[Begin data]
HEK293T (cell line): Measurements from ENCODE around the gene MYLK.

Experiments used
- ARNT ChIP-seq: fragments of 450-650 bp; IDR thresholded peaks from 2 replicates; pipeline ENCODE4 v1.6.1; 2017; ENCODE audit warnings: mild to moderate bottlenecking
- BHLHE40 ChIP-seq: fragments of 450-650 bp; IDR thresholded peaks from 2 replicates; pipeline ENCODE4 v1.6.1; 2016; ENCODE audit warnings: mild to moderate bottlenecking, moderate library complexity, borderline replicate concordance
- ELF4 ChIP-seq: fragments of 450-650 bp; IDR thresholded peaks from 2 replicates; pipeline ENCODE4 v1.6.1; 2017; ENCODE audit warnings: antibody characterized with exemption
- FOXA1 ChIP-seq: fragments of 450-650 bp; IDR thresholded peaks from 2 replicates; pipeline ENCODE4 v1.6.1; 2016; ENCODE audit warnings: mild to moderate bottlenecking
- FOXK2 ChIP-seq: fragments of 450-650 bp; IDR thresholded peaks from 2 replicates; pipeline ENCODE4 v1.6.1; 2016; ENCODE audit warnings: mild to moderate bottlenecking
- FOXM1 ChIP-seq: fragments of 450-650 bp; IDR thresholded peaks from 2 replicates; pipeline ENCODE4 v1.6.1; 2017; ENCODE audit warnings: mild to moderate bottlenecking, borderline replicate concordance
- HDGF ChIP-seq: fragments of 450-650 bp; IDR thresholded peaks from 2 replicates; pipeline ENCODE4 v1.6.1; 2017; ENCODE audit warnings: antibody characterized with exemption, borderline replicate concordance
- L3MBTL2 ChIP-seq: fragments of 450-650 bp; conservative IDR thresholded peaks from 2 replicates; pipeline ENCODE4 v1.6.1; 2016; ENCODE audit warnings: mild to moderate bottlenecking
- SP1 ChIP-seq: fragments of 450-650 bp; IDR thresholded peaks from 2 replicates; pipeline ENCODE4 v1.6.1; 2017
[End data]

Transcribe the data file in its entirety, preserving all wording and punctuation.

HEK293T (cell line): Measurements from ENCODE around the gene MYLK.

Experiments used
- ARNT ChIP-seq: fragments of 450-650 bp; IDR thresholded peaks from 2 replicates; pipeline ENCODE4 v1.6.1; 2017; ENCODE audit warnings: mild to moderate bottlenecking
- BHLHE40 ChIP-seq: fragments of 450-650 bp; IDR thresholded peaks from 2 replicates; pipeline ENCODE4 v1.6.1; 2016; ENCODE audit warnings: mild to moderate bottlenecking, moderate library complexity, borderline replicate concordance
- ELF4 ChIP-seq: fragments of 450-650 bp; IDR thresholded peaks from 2 replicates; pipeline ENCODE4 v1.6.1; 2017; ENCODE audit warnings: antibody characterized with exemption
- FOXA1 ChIP-seq: fragments of 450-650 bp; IDR thresholded peaks from 2 replicates; pipeline ENCODE4 v1.6.1; 2016; ENCODE audit warnings: mild to moderate bottlenecking
- FOXK2 ChIP-seq: fragments of 450-650 bp; IDR thresholded peaks from 2 replicates; pipeline ENCODE4 v1.6.1; 2016; ENCODE audit warnings: mild to moderate bottlenecking
- FOXM1 ChIP-seq: fragments of 450-650 bp; IDR thresholded peaks from 2 replicates; pipeline ENCODE4 v1.6.1; 2017; ENCODE audit warnings: mild to moderate bottlenecking, borderline replicate concordance
- HDGF ChIP-seq: fragments of 450-650 bp; IDR thresholded peaks from 2 replicates; pipeline ENCODE4 v1.6.1; 2017; ENCODE audit warnings: antibody characterized with exemption, borderline replicate concordance
- L3MBTL2 ChIP-seq: fragments of 450-650 bp; conservative IDR thresholded peaks from 2 replicates; pipeline ENCODE4 v1.6.1; 2016; ENCODE audit warnings: mild to moderate bottlenecking
- SP1 ChIP-seq: fragments of 450-650 bp; IDR thresholded peaks from 2 replicates; pipeline ENCODE4 v1.6.1; 2017